Buechel retains responsibility for all aspects of information technology at Whole Foods Market.
“Technology is essential to our customer experience, our team member experience, our ability to compete, and our ability to effectively deliver return on invested capital,” Glenda Flanagan, executive vice president and chief financial officer of Whole Foods Market, said in a press release. “Jason has made significant contributions to improve our front- and back-end technology, and we believe it is essential for this vital element of our business to be represented at the executive decision-making level.”
Since joining Whole Foods Market in 2012, Buechel has continuously improved the company’s information technology infrastructure, launching several new major platforms and initiatives such as Workday, One POS, the Company’s pilot Affinity shopper rewards program, and delivery partnership with Instacart.
Prior to joining Whole Foods Market, Buechel spent 12 years at Accenture, where he was most recently managing director and partner in that company’s retail operations practice, leading the retail channels practice for North America.
By all accounts, the Peruvian avocado industry has had a very good season exporting avocados to the United States and elsewhere, and the group’s top U.S. representatives believe it is a harbinger of things to come.
“The question for the future is how are we going to keep with demand,” said Xavier Equihua, president and chief executive officer of the Peruvian Avocado Commission.
He said the marketing of avocados has truly become a global endeavor with consumption increasing faster than production on many different fronts. U.S. consumption is expected to top 2 billion pounds in 2015 with Europe consuming about half that much. Equihua expects consumption in both of these major markets to double in the foreseeable future. And he said Asia, particularly China, is a total unknown that could move demand off the charts.
In the summer of 2014, Peruvian exporters sent many more avocados to the U.S. market than they had the year before. The result was an unsettled market that did produce some lower prices. This summer a totally different picture has been painted.
In mid-July, Equihua said high demand from the European market was the chief reason that exports to the United States were less than expected. With about a month left for Peruvian imports, he estimated the total volume sent to the United States this year will be roughly 120 million pounds. At the beginning of the season, estimates were that closer to 200 million pounds would be sent to the U.S. market.
The Peruvian Avocado Commission executive said Peru is the No. 1 supplier to the European market so as that demand increased this year, Peruvian exporters filled the gap. He noted that the 1 billion pounds of consumption in Europe is happening with virtually no promotion. “Peru has proposed the establishment of an inter-European promotion program," he said. "It is currently under discussion, but with promotion, I believe Europe would be a two billion pound market very quickly.”
Equihua said a 40 million euro promotion program could definitely move the consumption needle very quickly. He reiterated that even though Peru’s production is expanding quickly as young trees mature, the biggest challenge is keeping up with demand. “Avocados are the next tomato,” he said, referring to how widespread their consumption will be in his estimation.
He said 2015 has been a very good year for Peru because the crop was excellent in terms of quality, and his group led the way with regard to promotion in their core markets. He noted that the promotions were very well received by retailers. “Our core market is the East Coast and the South but we are also seeing Peruvian avocados in western markets. California does not have enough fruit to even fill California’s demand.”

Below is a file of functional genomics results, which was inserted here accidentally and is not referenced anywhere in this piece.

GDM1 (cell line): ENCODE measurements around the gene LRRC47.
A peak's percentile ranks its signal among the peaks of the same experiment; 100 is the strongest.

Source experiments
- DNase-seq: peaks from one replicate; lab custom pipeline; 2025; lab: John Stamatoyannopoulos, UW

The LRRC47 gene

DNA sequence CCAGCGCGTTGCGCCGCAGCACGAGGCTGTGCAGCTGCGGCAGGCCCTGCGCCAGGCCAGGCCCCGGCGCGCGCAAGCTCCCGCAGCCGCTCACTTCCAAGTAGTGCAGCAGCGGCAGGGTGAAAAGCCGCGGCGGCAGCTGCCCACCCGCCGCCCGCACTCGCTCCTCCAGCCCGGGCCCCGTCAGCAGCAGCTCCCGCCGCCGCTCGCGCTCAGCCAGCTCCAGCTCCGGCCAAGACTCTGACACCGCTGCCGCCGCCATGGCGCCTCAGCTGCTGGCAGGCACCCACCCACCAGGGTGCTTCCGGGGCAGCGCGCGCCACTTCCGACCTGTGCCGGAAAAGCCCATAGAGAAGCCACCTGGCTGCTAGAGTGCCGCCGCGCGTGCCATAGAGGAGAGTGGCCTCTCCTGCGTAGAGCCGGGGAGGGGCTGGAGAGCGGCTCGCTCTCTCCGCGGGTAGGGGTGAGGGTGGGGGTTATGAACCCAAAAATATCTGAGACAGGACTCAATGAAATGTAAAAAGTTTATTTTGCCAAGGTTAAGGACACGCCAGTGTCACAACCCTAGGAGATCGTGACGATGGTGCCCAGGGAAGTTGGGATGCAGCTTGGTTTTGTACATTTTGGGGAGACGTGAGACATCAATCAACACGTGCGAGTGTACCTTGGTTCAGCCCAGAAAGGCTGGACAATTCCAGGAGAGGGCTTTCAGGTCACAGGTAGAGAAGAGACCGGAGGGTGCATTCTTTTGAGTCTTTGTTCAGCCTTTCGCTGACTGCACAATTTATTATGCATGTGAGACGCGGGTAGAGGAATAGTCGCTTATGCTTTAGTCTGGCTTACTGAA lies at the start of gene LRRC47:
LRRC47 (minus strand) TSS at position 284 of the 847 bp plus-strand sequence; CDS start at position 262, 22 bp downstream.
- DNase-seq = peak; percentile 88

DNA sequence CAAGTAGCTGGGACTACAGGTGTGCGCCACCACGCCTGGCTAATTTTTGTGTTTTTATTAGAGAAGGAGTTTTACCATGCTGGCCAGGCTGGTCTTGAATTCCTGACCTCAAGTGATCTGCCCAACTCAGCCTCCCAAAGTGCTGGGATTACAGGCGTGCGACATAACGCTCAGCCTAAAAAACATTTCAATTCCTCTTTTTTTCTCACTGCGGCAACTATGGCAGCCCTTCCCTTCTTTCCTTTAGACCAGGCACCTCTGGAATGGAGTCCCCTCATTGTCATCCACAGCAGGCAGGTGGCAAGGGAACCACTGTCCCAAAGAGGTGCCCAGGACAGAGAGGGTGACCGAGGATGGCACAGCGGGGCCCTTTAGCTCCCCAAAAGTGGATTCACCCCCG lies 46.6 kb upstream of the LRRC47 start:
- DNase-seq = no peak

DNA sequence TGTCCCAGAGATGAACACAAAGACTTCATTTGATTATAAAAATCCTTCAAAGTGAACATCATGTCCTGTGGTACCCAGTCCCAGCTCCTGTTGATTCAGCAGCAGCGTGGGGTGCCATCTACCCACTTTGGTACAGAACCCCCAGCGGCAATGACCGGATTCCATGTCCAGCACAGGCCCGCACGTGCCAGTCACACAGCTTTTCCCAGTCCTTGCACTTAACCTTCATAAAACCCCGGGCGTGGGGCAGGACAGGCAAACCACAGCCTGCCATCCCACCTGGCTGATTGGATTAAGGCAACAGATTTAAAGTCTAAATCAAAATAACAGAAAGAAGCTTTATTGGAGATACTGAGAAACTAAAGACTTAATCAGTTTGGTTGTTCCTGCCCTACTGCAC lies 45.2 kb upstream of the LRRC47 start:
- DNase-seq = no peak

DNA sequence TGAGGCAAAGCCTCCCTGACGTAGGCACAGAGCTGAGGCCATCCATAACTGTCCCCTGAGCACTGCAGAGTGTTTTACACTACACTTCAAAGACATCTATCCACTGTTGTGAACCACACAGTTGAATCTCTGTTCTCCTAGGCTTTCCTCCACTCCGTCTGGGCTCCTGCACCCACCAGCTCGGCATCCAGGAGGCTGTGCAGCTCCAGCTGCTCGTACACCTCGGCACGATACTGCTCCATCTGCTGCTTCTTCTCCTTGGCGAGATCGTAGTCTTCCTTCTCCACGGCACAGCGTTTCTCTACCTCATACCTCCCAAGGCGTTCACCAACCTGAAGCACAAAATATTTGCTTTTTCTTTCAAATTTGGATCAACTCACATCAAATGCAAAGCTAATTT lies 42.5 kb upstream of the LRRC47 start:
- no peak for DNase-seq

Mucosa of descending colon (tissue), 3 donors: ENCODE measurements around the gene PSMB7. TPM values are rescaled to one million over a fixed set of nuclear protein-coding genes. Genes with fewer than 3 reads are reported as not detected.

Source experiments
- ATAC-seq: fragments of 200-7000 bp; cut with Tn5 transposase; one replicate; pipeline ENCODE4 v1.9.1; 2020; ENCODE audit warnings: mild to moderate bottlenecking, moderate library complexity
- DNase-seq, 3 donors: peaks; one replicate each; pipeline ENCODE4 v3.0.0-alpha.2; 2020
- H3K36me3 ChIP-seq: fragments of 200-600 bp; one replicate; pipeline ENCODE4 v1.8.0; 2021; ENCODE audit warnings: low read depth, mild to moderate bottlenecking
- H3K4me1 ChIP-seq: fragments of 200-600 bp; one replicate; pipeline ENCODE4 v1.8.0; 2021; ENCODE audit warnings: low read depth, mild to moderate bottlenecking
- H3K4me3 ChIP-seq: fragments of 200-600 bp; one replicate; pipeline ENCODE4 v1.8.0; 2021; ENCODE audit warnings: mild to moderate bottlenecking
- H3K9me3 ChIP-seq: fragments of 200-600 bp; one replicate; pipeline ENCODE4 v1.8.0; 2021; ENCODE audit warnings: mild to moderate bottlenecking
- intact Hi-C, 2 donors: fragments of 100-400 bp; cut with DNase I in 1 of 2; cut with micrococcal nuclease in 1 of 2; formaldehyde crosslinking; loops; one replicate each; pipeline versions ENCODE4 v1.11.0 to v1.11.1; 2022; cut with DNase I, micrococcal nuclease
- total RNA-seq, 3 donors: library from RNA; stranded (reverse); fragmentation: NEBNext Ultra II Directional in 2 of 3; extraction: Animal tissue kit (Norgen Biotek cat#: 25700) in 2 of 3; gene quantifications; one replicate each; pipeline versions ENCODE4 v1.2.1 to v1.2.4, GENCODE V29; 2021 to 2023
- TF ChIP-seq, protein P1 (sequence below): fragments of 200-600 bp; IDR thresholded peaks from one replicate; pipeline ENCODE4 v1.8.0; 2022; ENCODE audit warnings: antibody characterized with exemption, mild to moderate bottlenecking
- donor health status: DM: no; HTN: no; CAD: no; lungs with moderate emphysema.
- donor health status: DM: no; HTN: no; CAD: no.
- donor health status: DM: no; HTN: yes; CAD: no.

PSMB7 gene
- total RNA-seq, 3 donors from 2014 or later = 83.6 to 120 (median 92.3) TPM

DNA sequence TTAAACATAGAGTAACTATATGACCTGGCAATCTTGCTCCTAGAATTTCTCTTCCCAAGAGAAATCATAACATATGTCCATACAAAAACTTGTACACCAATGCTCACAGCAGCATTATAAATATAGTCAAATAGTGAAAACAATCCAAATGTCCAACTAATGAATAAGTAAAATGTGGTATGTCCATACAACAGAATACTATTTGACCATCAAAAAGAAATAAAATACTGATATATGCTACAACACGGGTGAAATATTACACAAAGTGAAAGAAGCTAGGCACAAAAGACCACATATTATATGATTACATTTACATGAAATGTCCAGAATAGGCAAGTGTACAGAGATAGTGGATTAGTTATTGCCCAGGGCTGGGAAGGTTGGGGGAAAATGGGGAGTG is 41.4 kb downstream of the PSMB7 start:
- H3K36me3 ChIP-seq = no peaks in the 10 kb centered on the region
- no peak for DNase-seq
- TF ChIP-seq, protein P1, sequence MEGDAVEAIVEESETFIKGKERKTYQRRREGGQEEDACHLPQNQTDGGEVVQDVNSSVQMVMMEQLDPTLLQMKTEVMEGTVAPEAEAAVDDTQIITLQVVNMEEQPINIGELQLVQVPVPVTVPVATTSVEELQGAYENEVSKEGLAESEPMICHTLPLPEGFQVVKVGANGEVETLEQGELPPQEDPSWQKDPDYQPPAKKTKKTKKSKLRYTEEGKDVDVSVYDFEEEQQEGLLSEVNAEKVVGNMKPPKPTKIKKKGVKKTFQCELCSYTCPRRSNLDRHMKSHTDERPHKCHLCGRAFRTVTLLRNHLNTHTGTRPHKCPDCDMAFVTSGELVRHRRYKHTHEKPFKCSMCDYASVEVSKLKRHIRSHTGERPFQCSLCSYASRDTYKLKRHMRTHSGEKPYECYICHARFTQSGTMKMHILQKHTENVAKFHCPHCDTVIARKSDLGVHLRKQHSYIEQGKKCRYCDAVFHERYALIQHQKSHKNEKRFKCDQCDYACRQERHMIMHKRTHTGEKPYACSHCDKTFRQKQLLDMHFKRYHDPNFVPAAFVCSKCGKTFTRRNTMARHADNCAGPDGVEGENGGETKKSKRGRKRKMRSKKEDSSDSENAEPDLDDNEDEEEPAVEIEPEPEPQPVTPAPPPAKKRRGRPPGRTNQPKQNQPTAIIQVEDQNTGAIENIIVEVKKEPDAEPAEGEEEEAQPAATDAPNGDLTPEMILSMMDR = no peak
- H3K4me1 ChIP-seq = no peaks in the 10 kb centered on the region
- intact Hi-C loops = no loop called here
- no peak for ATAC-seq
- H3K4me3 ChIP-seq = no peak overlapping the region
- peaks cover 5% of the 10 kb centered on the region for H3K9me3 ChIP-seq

He said domestic production will have an effect on some consumers, especially with the pushing of the locally grown angle, but again he said demand is increasing beyond the current ability to keep up. He clearly believes all avocado producers are going to continue to do quite well in the near future.
This summer he said Peru conducted a couple “waves of demos at Walmart” that resulted in huge sales. Over the Fourth of July, demos were conducted in 1,600 stores, and in mid-July another demo was set to include 1,000 stores. “We used radio advertising in 23 markets and we are holding an event at a New York baseball stadium this week (July 23) to promote the ‘avo-dog,’” he said July 21. “Right now we are driving the market.”
On that date, Equihua said Peruvian avocados will be shipped for about another month with some of the fruit marketed into September. But he said the volume on a weekly basis will drop significantly by mid-August.
WASHINGTON — The Centers for Disease Control & Prevention is reporting that, as of July 30, there are 358 people confirmed with cyclosporiasis across 26 states in an outbreak that may be tied to fresh cilantro.
Most of the illnesses began around May 1, and health officials have been investigating clusters of illnesses in Texas, Wisconsin and Georgia.
“Cluster investigations in Wisconsin and Texas have preliminarily identified cilantro as a suspect vehicle,” CDC said.
FDA, along with Texas and Wisconsin officials, found that cilantro from the state of Puebla, Mexico, was supplied to restaurants where some of the victims ate, and tainted cilantro from the region has been suspected in previous outbreaks.
“The investigations are ongoing, and a conclusive vehicle for the contamination has not been identified,” FDA cautioned.
However, FDA and Mexican officials are “enhancing the safety of fresh cilantro with produce-safety controls on both sides of the border,” FDA said. Mexican officials are instituting export controls for cilantro from Puebla, and FDA issued on July 27 an import alert that detains shipments from April through August each year, unless they’re on a Green List of approved companies.
“Shipments of fresh cilantro from other states in Mexico will be allowed to enter and to be released into the United States if sufficient documentation is submitted with at entry demonstrating that the cilantro was harvested and packed outside of Puebla,” FDA said.
Signaling growing concern about the latest development, the United Fresh Produce Association, Produce Marketing Association, Fresh Produce Association of the Americas and the Texas International Produce Association scheduled a briefing July 31 with FDA officials on the effect of the import alert.